No only did they dismiss the result for bogus technical reasons, but they wrote: "However, for the pump to be able to compete with fossil fuel heating equipment it would have to have coefficients of performance of 3.0 or higher due to the cost difference of fossil fuels and electricity. This is not possible with the present pump [reactor] configuration." Yes, obviously. We know that. But if this is real anomalous heat, it is one of the most important discoveries in history. The fact that it cannot compete with fossil fuel is utterly inconsequential in comparison to that fact. That is a supremely stupid thing to say. It is like watching the first airplane flights in 1908 and saying, "those machines can't compete with railroad trains." (There were people who said that about airplanes, even in the 1920s.)

  • It is dissatisfying when professionals spend a week measuring heat, they find it is 100% of input electric power, and then they come up with a cockamamie reason to dismiss the result. I'll bet it was actually 105% or something, and they "rounded it down" to 100% -- as if that could hide the fact that it was anomalous! It is intellectually dishonest. I am sure they realize it could not possibly be more than ~90%. Anyone who goes within a yard of the machine will know it radiating a terrific amount of heat, so if you measure ~100% in the fluid temperature or phase change alone, there has to be anomalous excess heat.


    No only did they dismiss the result for bogus technical reasons, but they wrote: "However, for the pump to be able to compete with fossil fuel heating equipment it would have to have coefficients of performance of 3.0 or higher due to the cost difference of fossil fuels and electricity. This is not possible with the present pump [reactor] configuration." Yes, obviously. We know that. But if this is real anomalous heat, it is one of the most important discoveries in history. The fact that it cannot compete with fossil fuel is utterly inconsequential in comparison to that fact. That is a supremely stupid thing to say. It is like watching the first airplane flights in 1908 and saying, "those machines can't compete with railroad trains." (There were people who said that about airplanes, even in the 1920s.)

    Ok Jed, I share your vision, people having the nerve of dismissing something as important is really disappointing and I’d say also infuriating. Where’s their curiosity FFS!!!!????


    Thanks for answering Jed, things so important as LENR and this important excess heat being ignored and more over denied is really disappointing, puzzling and disheartening.


    Due to Alain’s asking for papers with big excess energy per nucleon, I have been looking at “old” classic gas loading Pd D2O papers of the early 1990’s where people got very good results and I am appalled to see we are still debating if this is real or not. Is really discouraging, I hope things get more attention when the results of the meshes analysis sheds more light on what made them so successful.

    I certainly Hope to see LENR helping humans to blossom, and I'm here to help it happen.

  • IMO current cavitation systems are terribly inefficient due to lack of theory driven experimentation. For example ultrasound is able to generate cavitation more effectively in the sense, that pressure wave inside tuned resonator creates bubbles repeatedly at one place and during their collapse the energy of bubbles gets partially reused. But it would also make process symmetric and I don't see any reason, why thermodynamics couldn't get violated in both ways: both in anomalous generation of energy both in anomalous consumption of it without any dissipation. Also these bubbles need to remain small as large bubbles of low surface curvature wouldn't contribute to dynamic Casimir effect too much. Maybe we should expand them with high curvature and to splash them with low curvature. Note that Slobodian cavitation heater does exactly this: it sprays oil droplets with centrifugal force and it splashes them at flat surface of rotor - this asymmetry is what could generate heat there. Cavitation rotor also doesn't make as much cavitation as it could do: its holes are filled by merely stable vacuum-water boundary, which could cavitate more wildly.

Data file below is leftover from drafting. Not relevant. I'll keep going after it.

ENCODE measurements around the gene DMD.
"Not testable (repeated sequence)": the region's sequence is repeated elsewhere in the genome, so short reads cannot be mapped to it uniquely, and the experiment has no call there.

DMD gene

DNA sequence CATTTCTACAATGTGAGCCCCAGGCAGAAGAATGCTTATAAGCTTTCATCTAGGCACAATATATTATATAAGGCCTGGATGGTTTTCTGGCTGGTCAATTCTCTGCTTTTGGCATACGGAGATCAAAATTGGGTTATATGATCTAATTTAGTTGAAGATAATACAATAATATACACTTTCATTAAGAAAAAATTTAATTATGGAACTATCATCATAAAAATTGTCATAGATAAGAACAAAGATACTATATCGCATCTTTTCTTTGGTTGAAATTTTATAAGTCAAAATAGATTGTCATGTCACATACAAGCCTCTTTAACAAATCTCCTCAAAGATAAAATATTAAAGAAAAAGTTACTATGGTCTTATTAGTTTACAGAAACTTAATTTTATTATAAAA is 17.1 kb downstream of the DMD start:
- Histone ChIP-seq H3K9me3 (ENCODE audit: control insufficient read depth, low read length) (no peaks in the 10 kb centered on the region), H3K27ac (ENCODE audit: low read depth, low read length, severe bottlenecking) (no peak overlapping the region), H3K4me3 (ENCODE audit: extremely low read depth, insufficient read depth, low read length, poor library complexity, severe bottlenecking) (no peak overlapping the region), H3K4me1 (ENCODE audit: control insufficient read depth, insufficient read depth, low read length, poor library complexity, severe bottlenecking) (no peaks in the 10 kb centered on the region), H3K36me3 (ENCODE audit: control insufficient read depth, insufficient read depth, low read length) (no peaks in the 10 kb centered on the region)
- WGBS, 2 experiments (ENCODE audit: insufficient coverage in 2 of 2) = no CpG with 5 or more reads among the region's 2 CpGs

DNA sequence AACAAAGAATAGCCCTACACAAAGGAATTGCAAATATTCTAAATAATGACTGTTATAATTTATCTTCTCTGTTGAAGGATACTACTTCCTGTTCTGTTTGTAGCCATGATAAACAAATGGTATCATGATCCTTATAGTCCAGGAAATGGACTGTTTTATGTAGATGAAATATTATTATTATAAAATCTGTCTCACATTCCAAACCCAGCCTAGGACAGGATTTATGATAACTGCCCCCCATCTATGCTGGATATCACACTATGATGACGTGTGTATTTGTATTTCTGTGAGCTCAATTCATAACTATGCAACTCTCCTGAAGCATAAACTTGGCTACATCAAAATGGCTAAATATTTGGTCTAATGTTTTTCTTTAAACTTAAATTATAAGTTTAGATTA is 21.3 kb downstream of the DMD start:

• I just looked some more references for Cavitation Heating.


    In particular I found a pair of papers that talk about cavitation and heating efficiency, without any specific or implied claims of the so called "overunity", but about increased efficiency, which called my attention.


    Mahulkar et al talks about an efficiency of 4 to 16 times better using Steam Bubble cavitation in combination with acoustic (I assume ultrasound) cavitation.



    The other is a report of an exercise of mechanical engineering students that analyzed and built 4 iterations of a cavitation heater set up and calculated the cost of heating in each case. I have not done the math but the results hava a hint of high efficiency beyond expected.

  • I also gathered some references that relate cavitation excess heat that have been explored within the general idea that the excess heat comes from the generation of conditions for fusion as the source of excess heat.


    The Fomitchev-Zamilov paper attached is a wide review and disclosure of a reactor design that is basically a cavitation heater of the Griggs kind.


    The Krivit attached paper is an interesting account of the demonstration of an "hydraulic" (Venturi) "electrostatic" cavitation reactor that creates excess heat. One of the claims made is that by using oil as the liquid submitted to cavitation the excess heat can be produced by a factor of 2000.